by Amanda Bloom
This is not a movie review, nor an ode to the characters of an expired HBO series.
This is a world news article about how much can change within a year, and how a poorly reviewed 2010 film chronicling the lives of four upper crust New York City women can illuminate cultural evolutions.
by Amanda Bloom
This is not a movie review, nor an ode to the characters of an expired HBO series. This is a world news article about how much can change within a year, and how a poorly reviewed 2010 film chronicling the lives of four upper crust New York City women can illuminate cultural evolutions.
Sex and the City 2 (SC2), which debuted on May 27, 2010, opens with an extravagant wedding between two men, Stanford and Anthony, long-time friends of the “Sex and the City” (S&C) gals. (For those who are unfamiliar with S&C – the popular series is based on a book by Candace Bushnell about an NYC relationship columnist, Carrie Bradshaw, her friends, their men, and fashion. The show enjoyed a successful five season run on HBO and landed two feature films. S&C is fun, funny and likely has as many fans as it does adversaries.)
The wedding takes place in Connecticut, since, at the time, gay marriage was illegal in New York state. Flash forward to last month, when New York joined ranks with Washington, D.C., Connecticut, Massachusetts, Iowa and New Hampshire and became the largest state to grant marriage licenses to same-sex couples. NYC Mayor Michael Bloomberg is scheduled to officiate the marriage of two City Hall employees, John Feinblatt, chief policy advisor, and Jonathan Mintz, commissioner for consumer affairs, on July 24, the day the law goes into effect.
While enjoying their wedding cake, Carrie and her husband of two years, Big, converse with another couple about married life. The other couple explains that they have enlisted a surrogate mother so they can have children, and Carrie and Big share that they have opted to not have children. The other couple is clearly perturbed by the notion of a childless marriage, and they end the conversation.
Childless families and single-child families are beginning to become more commonplace, and the ideological friction portrayed in the film is accurate. Not everyone understands when people choose not to have children, especially when many of those who do wish for children are challenged with infertility. But the definition of the American family is shifting, and ten and twenty years from now, it could be perfectly acceptable for a married couple – woman and man, man and man, woman and woman – to forgo having children. Newscasts the world over recently announced that the earth’s population is projected to hit 7 billion this year – perhaps our familial values are evolving in time with the planet’s greater biology.
At one of the S&C girl’s many luncheons, Miranda, Carrie’s red-haired lawyer friend, remarks that by using Spanx, elastic undergarments that create a svelte figure, she has tricked her body into thinking it is thinner. Miranda, like the rest of her cronies, is tall and thin and probably doesn’t need Spanx, but a good portion of the U.S. population should be looking into losing a good portion of their weight. According to a report by NPR, 72 million adults in the United States are obese, and if current trends continue, 50% of the U.S. population will be obese by 2030. Minorities and poverty-sticken populations are those suffering most from obesity: Connecticut has the third lowest obesity rate; Mississipi has the highest.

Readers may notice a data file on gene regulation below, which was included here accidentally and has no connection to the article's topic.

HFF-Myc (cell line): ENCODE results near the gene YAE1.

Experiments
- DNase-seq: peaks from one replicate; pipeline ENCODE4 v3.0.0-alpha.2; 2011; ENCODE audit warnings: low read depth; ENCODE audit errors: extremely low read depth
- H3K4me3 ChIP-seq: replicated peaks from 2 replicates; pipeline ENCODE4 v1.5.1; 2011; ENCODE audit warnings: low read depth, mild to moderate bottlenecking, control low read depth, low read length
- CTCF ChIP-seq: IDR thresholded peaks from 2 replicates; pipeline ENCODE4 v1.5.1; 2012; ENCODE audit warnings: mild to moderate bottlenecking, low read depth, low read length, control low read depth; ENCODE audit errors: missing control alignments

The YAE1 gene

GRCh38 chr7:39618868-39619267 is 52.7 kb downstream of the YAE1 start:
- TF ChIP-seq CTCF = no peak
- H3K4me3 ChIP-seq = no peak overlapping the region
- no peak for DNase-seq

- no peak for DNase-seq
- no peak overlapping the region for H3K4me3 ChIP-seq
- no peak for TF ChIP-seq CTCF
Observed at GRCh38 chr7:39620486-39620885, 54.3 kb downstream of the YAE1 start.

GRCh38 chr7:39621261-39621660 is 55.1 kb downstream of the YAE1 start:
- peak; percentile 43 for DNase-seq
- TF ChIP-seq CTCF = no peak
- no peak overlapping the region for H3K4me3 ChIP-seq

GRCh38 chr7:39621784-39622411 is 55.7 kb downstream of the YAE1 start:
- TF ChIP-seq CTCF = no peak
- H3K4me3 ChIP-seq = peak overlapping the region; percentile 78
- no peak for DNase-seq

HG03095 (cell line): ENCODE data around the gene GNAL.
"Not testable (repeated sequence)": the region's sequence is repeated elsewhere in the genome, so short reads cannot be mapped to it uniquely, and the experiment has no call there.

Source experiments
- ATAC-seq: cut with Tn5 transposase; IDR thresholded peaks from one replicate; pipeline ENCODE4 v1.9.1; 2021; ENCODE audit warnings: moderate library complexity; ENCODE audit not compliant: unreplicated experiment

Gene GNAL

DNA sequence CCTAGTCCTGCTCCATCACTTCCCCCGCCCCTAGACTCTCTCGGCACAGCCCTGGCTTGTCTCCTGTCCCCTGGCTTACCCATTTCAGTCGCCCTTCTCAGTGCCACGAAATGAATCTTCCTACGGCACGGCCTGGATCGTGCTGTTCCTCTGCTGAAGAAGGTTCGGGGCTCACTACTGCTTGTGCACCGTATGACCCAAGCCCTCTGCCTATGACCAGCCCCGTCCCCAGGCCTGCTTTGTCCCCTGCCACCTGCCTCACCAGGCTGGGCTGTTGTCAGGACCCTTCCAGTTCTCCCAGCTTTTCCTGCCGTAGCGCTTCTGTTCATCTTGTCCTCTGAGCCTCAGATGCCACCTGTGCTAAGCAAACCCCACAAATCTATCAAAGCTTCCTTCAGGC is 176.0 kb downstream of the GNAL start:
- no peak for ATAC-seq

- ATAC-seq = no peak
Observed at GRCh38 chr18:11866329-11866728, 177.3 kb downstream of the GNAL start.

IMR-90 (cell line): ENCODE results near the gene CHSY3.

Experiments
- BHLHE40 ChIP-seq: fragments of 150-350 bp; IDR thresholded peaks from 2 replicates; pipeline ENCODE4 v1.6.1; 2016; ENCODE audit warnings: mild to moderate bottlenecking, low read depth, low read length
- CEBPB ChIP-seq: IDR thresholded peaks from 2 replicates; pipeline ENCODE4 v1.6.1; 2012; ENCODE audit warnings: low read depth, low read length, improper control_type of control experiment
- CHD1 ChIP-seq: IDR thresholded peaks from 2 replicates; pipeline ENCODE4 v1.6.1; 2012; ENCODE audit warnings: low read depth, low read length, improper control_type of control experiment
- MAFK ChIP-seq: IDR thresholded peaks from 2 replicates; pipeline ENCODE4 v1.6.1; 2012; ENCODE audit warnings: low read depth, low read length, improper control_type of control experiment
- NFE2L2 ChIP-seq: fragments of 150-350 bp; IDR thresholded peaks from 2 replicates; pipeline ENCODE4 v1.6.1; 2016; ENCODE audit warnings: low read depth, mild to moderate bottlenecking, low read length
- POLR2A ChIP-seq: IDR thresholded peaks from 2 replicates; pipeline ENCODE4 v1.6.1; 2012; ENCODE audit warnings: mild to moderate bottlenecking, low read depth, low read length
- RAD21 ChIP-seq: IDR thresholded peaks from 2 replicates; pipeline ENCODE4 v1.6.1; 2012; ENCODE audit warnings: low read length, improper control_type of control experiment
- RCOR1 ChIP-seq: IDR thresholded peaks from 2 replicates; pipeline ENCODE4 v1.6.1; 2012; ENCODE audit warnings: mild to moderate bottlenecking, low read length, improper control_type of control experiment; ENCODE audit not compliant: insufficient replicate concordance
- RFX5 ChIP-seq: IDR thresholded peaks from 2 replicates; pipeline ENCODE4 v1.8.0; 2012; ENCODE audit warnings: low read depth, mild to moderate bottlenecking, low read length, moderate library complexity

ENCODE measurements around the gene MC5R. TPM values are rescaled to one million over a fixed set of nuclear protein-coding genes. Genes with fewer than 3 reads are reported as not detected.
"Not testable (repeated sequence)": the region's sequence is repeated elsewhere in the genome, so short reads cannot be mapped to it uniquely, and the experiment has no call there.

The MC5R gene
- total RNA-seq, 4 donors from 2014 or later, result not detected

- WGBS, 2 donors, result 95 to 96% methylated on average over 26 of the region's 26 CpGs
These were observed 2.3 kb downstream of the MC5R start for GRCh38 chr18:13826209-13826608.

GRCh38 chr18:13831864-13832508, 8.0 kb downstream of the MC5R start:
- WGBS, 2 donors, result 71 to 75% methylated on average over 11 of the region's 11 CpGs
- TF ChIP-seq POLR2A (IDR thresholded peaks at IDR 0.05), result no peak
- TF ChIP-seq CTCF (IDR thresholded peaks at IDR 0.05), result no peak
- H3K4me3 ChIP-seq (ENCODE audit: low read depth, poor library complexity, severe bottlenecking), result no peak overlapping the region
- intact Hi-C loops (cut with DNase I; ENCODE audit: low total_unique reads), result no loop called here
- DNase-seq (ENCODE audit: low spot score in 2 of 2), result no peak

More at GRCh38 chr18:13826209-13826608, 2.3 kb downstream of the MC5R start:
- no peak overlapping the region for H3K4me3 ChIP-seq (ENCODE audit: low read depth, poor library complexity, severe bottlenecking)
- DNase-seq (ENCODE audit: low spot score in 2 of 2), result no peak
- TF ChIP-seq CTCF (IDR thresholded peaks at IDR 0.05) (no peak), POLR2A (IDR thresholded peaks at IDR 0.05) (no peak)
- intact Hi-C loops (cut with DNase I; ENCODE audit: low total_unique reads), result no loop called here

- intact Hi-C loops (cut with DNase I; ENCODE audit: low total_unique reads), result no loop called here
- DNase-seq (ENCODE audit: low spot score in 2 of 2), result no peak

There is effort to change these trends among corporations and non-profits. In “Snacks for a Fat Planet“, The New Yorker‘s John Seabrook writes about Indra Nooyi, PepsiCo’s new CEO, and her quest for drinakable soups and oatmeals, low-sodium salt crystals and an overall greater emphasis on nutrition within the company. Here in Connecticut, The Danbury Farmers’ Market Community Collaborative is matching SNAP (Supplemental Nutrition Assistance Program, provided by the Connecticut Department of Social Services) money dollar for dollar, up to six dollars per market.
The majority of SC2 takes place in Abu Dhabi, a Vegas-like state within the United Arab Emirates, which the S&C girls refer to as the “New” Middle East. (Samantha, the public relations vixen of the crew, cries that they should embark on an all-expenses paid trip to Abu Dhabi for some fun, and to escape the “bullshit economy”. Many Americans are still waiting for the bullshit to clear, though many news sources are consistently reporting lower unemployment claims and a toughening market.) The Middle East has become even “newer” since February, when citizens began to protest against corruption, unemployment and inflation. These protests spawned a series of revolutions in several countries – some successful, some squashed, and some still underway.
And in the film, the girls discover a quiet “revolution” taking place under the burkas of native women – beneath the black robes, some of the women wore Prada and Louis Vuitton, and the girls begin to see the religious clothing in a different light. The Western view of the burka, and the Middle East as a whole, is changing too. It seems we are beginning to differentiate between oppression and privacy, religious extremism and Islam.
Rotten Tomatoes, a movie rating website, gave SC2 a 15%, citing a “thin plot ” and a “bloated running time”. The “splat” is understandable – one really has to love the series to appreciate such a movie. But now, a year after its launch, this silly American sequel also stands as a veritable historical relic.